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HQ 951186

June 18, 1992

CLA-2 CO:R:C:T 951186 CMR


TARIFF NO: 6104.63.2025

Ms. Thelma O. Miguel
SilverTrend Industries (Philippines) Corp. Suite 403, Alexander House
132 Amorsolo Street
Legaspi Village
Makati, Metro Manila, Philippines

RE: Classification of dance wear; garment for the lower torso with shoulder straps and stirrups; 6104, HTSUSA v. 6115, HTSUSA; tights v. trousers

Dear Ms. Miguel:

This ruling is in response to your request of February 11, 1992, regarding a garment which was seen by Ms. Reese of this office at the August 1992 GTEB sponsored seminar. From you letter, it appears your concern is only with the classification of the trouser portion shown in the enclosed picture. therefore, this ruling will only address that issue. If the garment consists of the trouser portion and the shirt permanently attached at one shoulder as described in Manila, we suggest you submit a sample for a ruling on importation of the garment in that condition.


The garment at issue is described by you as tights with stirrup. It is principally used in the United States as dance wear for children. The garment is made of 95 percent polyester/5 percent spandex knit crushed velour. It is designed to cover the lower torso and legs and features shoulder straps which rise from the waist area and elastic stirrups.


Is the garment at issue classifiable as tights of heading 6115, HTSUSA, or as pants of heading 6104, HTSUSA?


Customs has addressed the classification of garments much like the garment at issue and commercially known as leggings. In the decisions issued by Customs, garments known as leggings have been classified as pants of heading 6104, HTSUSA. In HRL 088454 of October 11, 1991, the classification of garments known as leggings and the distinction between trousers and tights were discussed in great length. Various definitions of tights and trousers were examined. From the various definitions and applying the doctrine of "noscitur a sociis", Customs concluded that tights are a form of hosiery. Customs also studied the opinion of the Customs Court in Children's Hose Inc. v. United States, 55 Cust. Ct. 6, C.D. 2547 (1965), in which the court examined the meaning of the term tights. From the language of the court, Customs concluded that tights are garments which are partially underwear and partially outerwear; they are intended to be partially concealed and partially exposed.

In HRL 089852 of February 19, 1992, Customs ruled on garments which were designed and marketed for use during exercise activities. In that ruling, Customs further examined the meaning of tights classifiable in heading 6115, HTSUSA, and expressed therein the opinion that the scope of heading 6115, HTSUSA, is limited by its terms to hosiery articles. In order to be classifiable as tights of heading 6115, the garment must be a hosiery article. In HRL 089852, it was determined that the articles under consideration were not hosiery.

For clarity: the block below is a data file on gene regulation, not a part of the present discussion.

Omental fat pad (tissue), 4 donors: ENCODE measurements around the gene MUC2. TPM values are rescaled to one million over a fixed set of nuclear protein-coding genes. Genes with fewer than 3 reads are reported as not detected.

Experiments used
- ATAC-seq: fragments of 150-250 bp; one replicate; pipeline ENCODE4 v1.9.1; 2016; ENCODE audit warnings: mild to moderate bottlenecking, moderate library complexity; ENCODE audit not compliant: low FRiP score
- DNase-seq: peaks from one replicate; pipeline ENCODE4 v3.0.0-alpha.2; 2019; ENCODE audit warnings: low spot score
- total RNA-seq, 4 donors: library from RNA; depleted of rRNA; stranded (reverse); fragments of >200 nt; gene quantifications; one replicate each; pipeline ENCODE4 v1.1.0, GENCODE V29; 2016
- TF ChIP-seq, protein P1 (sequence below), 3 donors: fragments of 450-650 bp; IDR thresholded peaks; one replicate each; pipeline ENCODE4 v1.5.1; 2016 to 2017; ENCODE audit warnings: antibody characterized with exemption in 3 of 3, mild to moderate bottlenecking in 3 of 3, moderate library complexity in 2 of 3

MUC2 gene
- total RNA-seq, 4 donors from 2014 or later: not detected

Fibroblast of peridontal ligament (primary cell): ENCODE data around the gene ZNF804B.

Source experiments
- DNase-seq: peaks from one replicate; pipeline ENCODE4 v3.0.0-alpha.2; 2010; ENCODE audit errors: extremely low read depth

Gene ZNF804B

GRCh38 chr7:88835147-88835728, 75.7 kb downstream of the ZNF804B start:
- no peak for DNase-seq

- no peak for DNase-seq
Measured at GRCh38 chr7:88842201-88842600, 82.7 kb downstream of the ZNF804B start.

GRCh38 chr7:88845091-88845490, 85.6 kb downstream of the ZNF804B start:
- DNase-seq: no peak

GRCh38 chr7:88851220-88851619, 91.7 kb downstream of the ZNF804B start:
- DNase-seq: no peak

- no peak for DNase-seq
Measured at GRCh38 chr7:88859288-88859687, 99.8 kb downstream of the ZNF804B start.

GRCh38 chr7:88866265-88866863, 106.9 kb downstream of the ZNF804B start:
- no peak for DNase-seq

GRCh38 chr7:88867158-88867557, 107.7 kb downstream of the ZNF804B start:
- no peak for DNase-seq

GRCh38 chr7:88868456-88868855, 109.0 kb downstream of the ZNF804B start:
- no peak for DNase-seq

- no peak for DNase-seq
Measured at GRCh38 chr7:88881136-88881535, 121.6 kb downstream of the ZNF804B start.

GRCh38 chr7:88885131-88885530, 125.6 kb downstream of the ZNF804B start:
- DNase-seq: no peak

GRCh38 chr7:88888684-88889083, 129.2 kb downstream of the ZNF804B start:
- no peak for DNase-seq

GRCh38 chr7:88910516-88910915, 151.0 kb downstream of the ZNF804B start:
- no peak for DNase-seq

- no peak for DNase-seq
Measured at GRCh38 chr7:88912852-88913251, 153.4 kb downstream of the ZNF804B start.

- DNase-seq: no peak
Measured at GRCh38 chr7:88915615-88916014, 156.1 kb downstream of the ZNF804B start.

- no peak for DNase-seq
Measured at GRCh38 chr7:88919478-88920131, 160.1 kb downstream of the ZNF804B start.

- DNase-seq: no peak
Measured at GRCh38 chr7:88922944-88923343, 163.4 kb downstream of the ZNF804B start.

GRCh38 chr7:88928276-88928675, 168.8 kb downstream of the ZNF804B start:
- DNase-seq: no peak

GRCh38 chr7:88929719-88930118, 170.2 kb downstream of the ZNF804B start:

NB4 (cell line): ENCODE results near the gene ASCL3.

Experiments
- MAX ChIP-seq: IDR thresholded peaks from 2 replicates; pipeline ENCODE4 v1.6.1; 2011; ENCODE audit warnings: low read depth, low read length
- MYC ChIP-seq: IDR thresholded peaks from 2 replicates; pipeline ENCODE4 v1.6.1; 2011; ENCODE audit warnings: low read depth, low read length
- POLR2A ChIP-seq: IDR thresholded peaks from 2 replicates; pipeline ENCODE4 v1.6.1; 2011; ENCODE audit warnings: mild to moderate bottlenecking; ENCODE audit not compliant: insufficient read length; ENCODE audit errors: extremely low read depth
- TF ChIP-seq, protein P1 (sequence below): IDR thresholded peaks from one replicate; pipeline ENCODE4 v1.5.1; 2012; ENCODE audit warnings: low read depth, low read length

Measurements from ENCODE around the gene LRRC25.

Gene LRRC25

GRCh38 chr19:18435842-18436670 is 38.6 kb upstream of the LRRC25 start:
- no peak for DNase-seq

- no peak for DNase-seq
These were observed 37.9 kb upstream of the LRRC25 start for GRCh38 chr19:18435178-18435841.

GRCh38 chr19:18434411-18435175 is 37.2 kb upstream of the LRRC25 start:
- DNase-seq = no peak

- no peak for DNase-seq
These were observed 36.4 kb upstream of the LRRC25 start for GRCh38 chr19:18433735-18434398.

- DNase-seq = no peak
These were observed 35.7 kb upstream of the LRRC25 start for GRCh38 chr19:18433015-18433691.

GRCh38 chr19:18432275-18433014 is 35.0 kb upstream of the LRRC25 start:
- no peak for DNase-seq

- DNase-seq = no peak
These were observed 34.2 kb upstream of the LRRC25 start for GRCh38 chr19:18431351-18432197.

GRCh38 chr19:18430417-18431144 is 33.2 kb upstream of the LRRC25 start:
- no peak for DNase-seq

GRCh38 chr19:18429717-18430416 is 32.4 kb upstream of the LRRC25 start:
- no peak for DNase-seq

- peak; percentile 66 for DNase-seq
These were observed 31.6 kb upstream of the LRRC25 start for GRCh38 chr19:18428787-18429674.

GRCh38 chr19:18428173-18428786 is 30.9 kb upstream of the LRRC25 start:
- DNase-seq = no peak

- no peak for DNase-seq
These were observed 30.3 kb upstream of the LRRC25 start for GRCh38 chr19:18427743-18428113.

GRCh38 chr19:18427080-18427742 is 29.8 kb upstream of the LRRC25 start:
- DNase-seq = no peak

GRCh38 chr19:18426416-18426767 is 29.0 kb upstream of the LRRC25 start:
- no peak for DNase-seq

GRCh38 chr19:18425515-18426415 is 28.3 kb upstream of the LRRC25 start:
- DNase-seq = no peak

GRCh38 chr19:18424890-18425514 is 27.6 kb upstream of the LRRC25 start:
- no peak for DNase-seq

We believe that the discussion in HRL 089852 as to why the garments at issue therein were classifiable as pants of heading 6104, HTSUSA, is applicable to the garment for which you have inquired. A copy of that ruling is enclosed for your reference.


The garment you have inquired about is classified as girls' trousers in subheading 6104.63.2025, HTSUSA, textile category 648, dutiable at 30 percent ad valorem.

As stated earlier, if the garment at issue consists of the shirt and bottoms, permanently attached, we recommend you submit a sample for a classification ruling. At this time, we believe that most likely the shirt and bottoms would be separately classified, thus requiring separate visas. However, without a sample to review, we will not issue a binding decision on the garment in that condition.

The designated textile and apparel category may be subdivided into parts. If so, the visa and quota requirements applicable to the subject merchandise may be affected. Since part categories are the result of international bilateral agreements which are subject to frequent renegotiations and changes, to obtain the most current information available, we suggest you check, close to the time of shipment, the Status Report On Current Import Quotas (Restraint Levels), an internal issuance of the U.S. Customs Service which is updated weekly and is available for inspection at your local Customs office.

Due to the changeable nature of the statistical annotation (the ninth and tenth digits of the classification) and the restraint (quota/visa) categories, you should contact your local Customs office prior to importation of this merchandise to determine the current status of any import restraints or requirements.


John Durant, Director

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